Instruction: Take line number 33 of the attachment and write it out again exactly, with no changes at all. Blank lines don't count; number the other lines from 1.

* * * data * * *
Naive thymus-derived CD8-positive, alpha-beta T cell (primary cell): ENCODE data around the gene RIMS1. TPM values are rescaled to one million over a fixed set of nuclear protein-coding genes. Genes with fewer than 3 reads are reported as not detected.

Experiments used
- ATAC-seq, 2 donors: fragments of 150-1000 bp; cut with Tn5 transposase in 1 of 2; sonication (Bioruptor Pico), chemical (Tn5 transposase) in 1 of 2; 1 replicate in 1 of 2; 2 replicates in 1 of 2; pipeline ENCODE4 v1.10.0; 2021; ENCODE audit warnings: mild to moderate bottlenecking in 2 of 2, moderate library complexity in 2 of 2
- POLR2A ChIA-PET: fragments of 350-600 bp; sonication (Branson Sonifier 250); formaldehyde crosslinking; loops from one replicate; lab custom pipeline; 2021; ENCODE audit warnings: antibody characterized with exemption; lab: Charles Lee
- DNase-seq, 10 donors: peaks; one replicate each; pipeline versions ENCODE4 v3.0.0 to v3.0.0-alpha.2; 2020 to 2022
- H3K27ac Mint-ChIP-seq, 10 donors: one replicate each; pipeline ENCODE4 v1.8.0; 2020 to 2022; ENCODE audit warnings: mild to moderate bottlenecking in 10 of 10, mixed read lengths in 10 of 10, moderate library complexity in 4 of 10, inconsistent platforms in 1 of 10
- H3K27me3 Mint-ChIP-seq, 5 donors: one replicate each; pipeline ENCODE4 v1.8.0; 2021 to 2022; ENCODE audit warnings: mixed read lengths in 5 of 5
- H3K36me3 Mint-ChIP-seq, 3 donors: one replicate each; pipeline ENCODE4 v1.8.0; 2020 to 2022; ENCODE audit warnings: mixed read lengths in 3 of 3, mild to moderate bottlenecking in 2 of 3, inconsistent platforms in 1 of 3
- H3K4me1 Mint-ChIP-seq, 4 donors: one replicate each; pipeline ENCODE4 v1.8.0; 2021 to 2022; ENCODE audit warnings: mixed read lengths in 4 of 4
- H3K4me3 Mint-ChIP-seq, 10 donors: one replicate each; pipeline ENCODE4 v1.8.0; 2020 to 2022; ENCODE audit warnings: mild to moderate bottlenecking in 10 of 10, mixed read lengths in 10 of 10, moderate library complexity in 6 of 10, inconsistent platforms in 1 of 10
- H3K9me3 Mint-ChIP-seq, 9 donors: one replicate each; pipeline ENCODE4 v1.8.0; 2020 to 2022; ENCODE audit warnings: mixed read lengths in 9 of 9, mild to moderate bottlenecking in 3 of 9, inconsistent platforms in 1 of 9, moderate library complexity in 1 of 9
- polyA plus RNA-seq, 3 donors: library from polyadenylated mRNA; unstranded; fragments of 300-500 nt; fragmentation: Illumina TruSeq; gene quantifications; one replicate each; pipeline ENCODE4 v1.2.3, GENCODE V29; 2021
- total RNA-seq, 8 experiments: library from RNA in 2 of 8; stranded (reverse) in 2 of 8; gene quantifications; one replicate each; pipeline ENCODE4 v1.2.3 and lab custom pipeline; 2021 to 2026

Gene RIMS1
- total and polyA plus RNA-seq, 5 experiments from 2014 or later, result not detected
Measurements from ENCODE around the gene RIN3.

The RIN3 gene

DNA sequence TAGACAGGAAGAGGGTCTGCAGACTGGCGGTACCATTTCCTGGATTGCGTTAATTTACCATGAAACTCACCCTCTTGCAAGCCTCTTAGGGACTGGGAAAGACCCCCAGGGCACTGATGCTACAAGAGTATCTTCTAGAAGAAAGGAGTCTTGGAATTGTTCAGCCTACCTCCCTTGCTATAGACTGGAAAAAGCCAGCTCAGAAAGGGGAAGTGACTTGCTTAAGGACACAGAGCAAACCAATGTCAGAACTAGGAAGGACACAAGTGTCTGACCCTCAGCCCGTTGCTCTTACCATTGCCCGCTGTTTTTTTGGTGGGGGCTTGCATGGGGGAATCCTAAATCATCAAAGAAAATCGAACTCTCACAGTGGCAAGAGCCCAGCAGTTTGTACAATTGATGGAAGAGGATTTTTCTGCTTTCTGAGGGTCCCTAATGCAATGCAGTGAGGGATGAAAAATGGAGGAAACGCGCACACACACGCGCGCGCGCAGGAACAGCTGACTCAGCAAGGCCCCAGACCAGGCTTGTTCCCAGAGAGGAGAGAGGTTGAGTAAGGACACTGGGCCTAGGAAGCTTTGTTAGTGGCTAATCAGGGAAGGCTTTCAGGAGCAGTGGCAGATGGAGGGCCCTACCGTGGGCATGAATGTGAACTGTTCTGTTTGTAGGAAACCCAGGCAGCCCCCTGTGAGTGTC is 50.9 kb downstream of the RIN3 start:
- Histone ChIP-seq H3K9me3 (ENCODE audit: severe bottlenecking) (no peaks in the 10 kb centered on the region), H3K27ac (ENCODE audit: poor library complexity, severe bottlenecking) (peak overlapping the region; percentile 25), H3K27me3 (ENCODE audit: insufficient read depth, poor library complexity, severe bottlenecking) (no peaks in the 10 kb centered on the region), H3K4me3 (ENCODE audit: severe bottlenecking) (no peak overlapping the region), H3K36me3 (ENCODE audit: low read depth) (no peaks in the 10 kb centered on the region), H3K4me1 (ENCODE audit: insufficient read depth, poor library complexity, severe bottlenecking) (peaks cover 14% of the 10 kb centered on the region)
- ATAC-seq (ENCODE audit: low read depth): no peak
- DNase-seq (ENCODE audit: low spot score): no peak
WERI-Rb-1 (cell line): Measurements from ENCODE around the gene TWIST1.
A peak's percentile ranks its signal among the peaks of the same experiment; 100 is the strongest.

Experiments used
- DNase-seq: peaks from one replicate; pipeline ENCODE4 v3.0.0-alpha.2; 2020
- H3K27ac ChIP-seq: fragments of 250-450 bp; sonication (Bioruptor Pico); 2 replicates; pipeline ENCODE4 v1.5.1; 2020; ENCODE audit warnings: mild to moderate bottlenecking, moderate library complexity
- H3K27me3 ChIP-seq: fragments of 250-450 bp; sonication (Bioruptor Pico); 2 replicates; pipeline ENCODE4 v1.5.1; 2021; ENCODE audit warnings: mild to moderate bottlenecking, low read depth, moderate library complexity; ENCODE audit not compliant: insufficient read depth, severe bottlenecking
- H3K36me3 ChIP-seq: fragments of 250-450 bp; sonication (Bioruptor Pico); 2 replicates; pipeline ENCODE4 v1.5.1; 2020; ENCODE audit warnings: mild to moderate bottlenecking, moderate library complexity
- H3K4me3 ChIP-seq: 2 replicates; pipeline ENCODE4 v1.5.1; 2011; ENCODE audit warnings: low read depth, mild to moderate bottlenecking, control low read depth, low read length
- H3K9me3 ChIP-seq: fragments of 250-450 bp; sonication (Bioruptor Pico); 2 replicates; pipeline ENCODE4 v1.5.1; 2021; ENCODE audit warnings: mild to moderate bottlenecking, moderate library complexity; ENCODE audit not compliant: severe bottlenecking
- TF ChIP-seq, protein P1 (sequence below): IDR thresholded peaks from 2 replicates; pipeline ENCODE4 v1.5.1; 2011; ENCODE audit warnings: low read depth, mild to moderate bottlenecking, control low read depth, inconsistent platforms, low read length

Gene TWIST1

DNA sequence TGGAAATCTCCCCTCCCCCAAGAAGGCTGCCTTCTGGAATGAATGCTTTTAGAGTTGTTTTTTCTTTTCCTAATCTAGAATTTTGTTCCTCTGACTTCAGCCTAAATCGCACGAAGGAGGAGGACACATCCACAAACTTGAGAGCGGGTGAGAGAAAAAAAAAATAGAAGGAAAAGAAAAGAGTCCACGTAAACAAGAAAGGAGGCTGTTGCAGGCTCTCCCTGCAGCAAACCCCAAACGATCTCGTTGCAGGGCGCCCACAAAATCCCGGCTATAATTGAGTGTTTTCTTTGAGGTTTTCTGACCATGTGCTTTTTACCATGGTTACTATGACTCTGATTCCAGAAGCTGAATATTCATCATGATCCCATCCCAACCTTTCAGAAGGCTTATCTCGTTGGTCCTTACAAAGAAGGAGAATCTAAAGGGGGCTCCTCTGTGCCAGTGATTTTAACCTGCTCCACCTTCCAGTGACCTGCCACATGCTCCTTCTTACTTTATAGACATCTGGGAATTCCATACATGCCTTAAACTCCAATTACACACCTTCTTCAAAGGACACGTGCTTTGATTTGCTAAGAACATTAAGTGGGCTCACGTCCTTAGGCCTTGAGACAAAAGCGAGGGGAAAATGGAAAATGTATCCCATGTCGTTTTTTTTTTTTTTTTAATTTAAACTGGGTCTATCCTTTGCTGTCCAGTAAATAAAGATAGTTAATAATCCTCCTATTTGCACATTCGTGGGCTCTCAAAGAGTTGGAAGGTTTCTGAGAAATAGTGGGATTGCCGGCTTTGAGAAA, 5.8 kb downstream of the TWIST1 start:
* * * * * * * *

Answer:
DNA sequence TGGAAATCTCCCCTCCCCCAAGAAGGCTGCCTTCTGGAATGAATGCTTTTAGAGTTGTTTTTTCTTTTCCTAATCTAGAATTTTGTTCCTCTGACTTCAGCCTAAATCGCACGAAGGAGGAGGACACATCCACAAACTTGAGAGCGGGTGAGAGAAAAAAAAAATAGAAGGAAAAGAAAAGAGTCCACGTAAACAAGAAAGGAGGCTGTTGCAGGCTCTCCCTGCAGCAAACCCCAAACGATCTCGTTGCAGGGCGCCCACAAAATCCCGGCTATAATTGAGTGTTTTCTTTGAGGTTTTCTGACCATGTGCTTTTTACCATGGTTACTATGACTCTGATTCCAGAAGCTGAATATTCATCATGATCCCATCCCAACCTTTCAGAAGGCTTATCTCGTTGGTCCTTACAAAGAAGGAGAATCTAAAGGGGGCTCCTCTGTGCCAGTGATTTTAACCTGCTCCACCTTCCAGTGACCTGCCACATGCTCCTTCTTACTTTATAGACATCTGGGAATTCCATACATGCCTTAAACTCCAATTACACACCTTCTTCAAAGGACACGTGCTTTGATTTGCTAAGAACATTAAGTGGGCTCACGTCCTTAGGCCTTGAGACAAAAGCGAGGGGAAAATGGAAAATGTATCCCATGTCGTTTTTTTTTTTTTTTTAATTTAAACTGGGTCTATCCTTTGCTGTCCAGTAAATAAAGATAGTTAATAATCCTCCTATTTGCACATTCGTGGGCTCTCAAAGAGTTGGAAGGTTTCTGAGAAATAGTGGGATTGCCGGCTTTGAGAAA, 5.8 kb downstream of the TWIST1 start: